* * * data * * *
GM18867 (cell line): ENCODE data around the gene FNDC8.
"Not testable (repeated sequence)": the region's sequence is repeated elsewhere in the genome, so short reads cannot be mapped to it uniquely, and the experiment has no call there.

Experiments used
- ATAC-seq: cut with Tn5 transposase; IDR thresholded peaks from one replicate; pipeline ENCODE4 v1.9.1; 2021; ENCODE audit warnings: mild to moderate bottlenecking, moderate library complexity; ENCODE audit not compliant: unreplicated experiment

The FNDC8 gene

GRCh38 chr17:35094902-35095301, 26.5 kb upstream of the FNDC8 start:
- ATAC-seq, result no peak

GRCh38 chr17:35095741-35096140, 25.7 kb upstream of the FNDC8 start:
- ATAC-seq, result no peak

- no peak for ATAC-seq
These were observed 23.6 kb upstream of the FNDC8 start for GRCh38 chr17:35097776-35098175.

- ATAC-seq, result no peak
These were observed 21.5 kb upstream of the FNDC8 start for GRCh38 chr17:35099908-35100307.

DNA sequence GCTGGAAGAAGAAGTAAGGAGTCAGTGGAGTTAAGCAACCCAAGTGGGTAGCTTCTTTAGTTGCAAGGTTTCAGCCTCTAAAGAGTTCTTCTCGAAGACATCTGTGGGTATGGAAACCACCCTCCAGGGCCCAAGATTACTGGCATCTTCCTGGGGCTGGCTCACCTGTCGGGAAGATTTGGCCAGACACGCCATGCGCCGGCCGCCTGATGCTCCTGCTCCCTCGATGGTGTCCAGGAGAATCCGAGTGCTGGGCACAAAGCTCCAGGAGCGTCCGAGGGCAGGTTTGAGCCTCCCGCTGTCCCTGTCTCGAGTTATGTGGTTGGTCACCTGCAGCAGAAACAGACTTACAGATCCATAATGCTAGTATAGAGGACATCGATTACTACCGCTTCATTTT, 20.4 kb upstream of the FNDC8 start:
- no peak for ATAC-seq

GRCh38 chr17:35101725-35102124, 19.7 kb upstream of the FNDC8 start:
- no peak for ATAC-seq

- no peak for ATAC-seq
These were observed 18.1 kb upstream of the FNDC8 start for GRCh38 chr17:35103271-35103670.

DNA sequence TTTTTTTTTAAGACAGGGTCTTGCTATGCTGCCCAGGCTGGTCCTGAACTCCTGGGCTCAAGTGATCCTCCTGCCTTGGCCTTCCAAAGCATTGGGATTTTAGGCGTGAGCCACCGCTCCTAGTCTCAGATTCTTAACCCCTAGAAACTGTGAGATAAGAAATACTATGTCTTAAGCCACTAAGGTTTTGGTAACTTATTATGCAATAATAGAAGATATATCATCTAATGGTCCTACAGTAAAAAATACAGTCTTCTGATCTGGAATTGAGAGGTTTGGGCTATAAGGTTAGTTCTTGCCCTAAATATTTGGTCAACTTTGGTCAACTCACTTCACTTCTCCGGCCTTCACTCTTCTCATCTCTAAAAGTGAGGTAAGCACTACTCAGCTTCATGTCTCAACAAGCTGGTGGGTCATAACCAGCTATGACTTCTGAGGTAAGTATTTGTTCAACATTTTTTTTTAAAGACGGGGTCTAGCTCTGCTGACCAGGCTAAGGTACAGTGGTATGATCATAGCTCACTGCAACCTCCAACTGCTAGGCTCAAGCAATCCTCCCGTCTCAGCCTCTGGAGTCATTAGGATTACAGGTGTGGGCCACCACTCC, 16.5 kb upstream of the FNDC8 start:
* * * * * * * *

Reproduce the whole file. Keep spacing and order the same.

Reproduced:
GM18867 (cell line): ENCODE data around the gene FNDC8.
"Not testable (repeated sequence)": the region's sequence is repeated elsewhere in the genome, so short reads cannot be mapped to it uniquely, and the experiment has no call there.

Experiments used
- ATAC-seq: cut with Tn5 transposase; IDR thresholded peaks from one replicate; pipeline ENCODE4 v1.9.1; 2021; ENCODE audit warnings: mild to moderate bottlenecking, moderate library complexity; ENCODE audit not compliant: unreplicated experiment

The FNDC8 gene

GRCh38 chr17:35094902-35095301, 26.5 kb upstream of the FNDC8 start:
- ATAC-seq, result no peak

GRCh38 chr17:35095741-35096140, 25.7 kb upstream of the FNDC8 start:
- ATAC-seq, result no peak

- no peak for ATAC-seq
These were observed 23.6 kb upstream of the FNDC8 start for GRCh38 chr17:35097776-35098175.

- ATAC-seq, result no peak
These were observed 21.5 kb upstream of the FNDC8 start for GRCh38 chr17:35099908-35100307.

DNA sequence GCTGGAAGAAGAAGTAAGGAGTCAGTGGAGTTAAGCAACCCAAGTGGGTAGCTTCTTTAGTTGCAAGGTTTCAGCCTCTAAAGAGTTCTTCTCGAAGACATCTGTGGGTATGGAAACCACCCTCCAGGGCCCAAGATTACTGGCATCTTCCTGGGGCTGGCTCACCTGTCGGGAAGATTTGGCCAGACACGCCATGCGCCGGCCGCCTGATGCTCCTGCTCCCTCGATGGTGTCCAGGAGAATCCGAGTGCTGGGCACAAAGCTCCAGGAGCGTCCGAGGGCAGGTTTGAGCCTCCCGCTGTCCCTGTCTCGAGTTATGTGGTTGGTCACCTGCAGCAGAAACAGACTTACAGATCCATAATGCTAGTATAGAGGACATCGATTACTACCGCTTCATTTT, 20.4 kb upstream of the FNDC8 start:
- no peak for ATAC-seq

GRCh38 chr17:35101725-35102124, 19.7 kb upstream of the FNDC8 start:
- no peak for ATAC-seq

- no peak for ATAC-seq
These were observed 18.1 kb upstream of the FNDC8 start for GRCh38 chr17:35103271-35103670.

DNA sequence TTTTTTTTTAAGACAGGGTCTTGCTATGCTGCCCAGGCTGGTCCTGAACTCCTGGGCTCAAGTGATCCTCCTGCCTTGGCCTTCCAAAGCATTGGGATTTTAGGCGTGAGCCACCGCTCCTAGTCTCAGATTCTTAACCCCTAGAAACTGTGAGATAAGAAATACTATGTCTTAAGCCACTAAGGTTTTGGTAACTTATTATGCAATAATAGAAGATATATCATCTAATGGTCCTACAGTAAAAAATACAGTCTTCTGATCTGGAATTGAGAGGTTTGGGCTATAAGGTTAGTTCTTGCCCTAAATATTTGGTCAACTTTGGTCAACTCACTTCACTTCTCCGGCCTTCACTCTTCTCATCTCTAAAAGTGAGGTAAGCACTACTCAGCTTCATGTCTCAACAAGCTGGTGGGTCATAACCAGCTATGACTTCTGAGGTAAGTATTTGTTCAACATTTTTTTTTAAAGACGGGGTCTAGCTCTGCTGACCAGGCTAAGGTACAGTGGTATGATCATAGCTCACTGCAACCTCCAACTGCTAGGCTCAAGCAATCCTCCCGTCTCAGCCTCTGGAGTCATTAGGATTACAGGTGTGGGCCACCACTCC, 16.5 kb upstream of the FNDC8 start: